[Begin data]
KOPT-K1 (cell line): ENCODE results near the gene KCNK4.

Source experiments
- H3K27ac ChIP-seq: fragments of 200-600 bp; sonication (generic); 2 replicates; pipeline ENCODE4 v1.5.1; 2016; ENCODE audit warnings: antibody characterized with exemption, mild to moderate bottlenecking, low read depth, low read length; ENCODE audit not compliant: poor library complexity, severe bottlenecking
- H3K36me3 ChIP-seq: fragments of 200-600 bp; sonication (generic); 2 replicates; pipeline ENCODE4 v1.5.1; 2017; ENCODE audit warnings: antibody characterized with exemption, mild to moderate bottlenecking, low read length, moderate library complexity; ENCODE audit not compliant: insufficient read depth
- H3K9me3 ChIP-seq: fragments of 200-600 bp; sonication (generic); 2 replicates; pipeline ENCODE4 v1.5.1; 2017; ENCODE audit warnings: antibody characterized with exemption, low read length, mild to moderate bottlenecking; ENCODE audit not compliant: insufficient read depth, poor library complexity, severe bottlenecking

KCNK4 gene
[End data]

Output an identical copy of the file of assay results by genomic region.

KOPT-K1 (cell line): ENCODE results near the gene KCNK4.

Source experiments
- H3K27ac ChIP-seq: fragments of 200-600 bp; sonication (generic); 2 replicates; pipeline ENCODE4 v1.5.1; 2016; ENCODE audit warnings: antibody characterized with exemption, mild to moderate bottlenecking, low read depth, low read length; ENCODE audit not compliant: poor library complexity, severe bottlenecking
- H3K36me3 ChIP-seq: fragments of 200-600 bp; sonication (generic); 2 replicates; pipeline ENCODE4 v1.5.1; 2017; ENCODE audit warnings: antibody characterized with exemption, mild to moderate bottlenecking, low read length, moderate library complexity; ENCODE audit not compliant: insufficient read depth
- H3K9me3 ChIP-seq: fragments of 200-600 bp; sonication (generic); 2 replicates; pipeline ENCODE4 v1.5.1; 2017; ENCODE audit warnings: antibody characterized with exemption, low read length, mild to moderate bottlenecking; ENCODE audit not compliant: insufficient read depth, poor library complexity, severe bottlenecking

KCNK4 gene